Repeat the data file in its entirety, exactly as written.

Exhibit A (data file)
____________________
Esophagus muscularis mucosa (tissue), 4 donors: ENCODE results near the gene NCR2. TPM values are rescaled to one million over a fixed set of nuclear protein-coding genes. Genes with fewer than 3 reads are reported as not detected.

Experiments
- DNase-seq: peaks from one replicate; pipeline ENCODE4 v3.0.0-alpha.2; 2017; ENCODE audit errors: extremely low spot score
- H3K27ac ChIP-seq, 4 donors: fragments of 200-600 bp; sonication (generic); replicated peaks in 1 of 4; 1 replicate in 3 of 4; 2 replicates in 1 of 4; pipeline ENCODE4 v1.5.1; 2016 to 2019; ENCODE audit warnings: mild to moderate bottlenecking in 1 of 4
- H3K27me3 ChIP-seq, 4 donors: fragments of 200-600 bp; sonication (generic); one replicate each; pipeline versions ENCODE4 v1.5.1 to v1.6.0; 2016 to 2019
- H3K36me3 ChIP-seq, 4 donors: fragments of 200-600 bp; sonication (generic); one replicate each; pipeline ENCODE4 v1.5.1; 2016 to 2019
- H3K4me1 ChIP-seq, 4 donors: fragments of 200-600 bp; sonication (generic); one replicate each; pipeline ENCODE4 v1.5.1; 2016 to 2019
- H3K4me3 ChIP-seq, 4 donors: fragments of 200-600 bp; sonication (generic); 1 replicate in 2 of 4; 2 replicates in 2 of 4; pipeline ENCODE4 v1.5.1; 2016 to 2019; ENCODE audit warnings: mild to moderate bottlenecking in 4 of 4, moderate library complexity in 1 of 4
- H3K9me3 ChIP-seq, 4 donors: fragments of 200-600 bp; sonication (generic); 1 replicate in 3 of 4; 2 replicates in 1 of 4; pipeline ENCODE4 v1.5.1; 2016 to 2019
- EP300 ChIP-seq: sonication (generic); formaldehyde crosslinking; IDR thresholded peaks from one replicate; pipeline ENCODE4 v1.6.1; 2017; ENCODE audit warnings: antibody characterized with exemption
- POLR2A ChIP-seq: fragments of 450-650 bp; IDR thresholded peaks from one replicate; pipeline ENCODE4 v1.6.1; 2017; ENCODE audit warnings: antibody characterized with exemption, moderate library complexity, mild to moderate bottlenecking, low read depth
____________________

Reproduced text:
Esophagus muscularis mucosa (tissue), 4 donors: ENCODE results near the gene NCR2. TPM values are rescaled to one million over a fixed set of nuclear protein-coding genes. Genes with fewer than 3 reads are reported as not detected.

Experiments
- DNase-seq: peaks from one replicate; pipeline ENCODE4 v3.0.0-alpha.2; 2017; ENCODE audit errors: extremely low spot score
- H3K27ac ChIP-seq, 4 donors: fragments of 200-600 bp; sonication (generic); replicated peaks in 1 of 4; 1 replicate in 3 of 4; 2 replicates in 1 of 4; pipeline ENCODE4 v1.5.1; 2016 to 2019; ENCODE audit warnings: mild to moderate bottlenecking in 1 of 4
- H3K27me3 ChIP-seq, 4 donors: fragments of 200-600 bp; sonication (generic); one replicate each; pipeline versions ENCODE4 v1.5.1 to v1.6.0; 2016 to 2019
- H3K36me3 ChIP-seq, 4 donors: fragments of 200-600 bp; sonication (generic); one replicate each; pipeline ENCODE4 v1.5.1; 2016 to 2019
- H3K4me1 ChIP-seq, 4 donors: fragments of 200-600 bp; sonication (generic); one replicate each; pipeline ENCODE4 v1.5.1; 2016 to 2019
- H3K4me3 ChIP-seq, 4 donors: fragments of 200-600 bp; sonication (generic); 1 replicate in 2 of 4; 2 replicates in 2 of 4; pipeline ENCODE4 v1.5.1; 2016 to 2019; ENCODE audit warnings: mild to moderate bottlenecking in 4 of 4, moderate library complexity in 1 of 4
- H3K9me3 ChIP-seq, 4 donors: fragments of 200-600 bp; sonication (generic); 1 replicate in 3 of 4; 2 replicates in 1 of 4; pipeline ENCODE4 v1.5.1; 2016 to 2019
- EP300 ChIP-seq: sonication (generic); formaldehyde crosslinking; IDR thresholded peaks from one replicate; pipeline ENCODE4 v1.6.1; 2017; ENCODE audit warnings: antibody characterized with exemption
- POLR2A ChIP-seq: fragments of 450-650 bp; IDR thresholded peaks from one replicate; pipeline ENCODE4 v1.6.1; 2017; ENCODE audit warnings: antibody characterized with exemption, moderate library complexity, mild to moderate bottlenecking, low read depth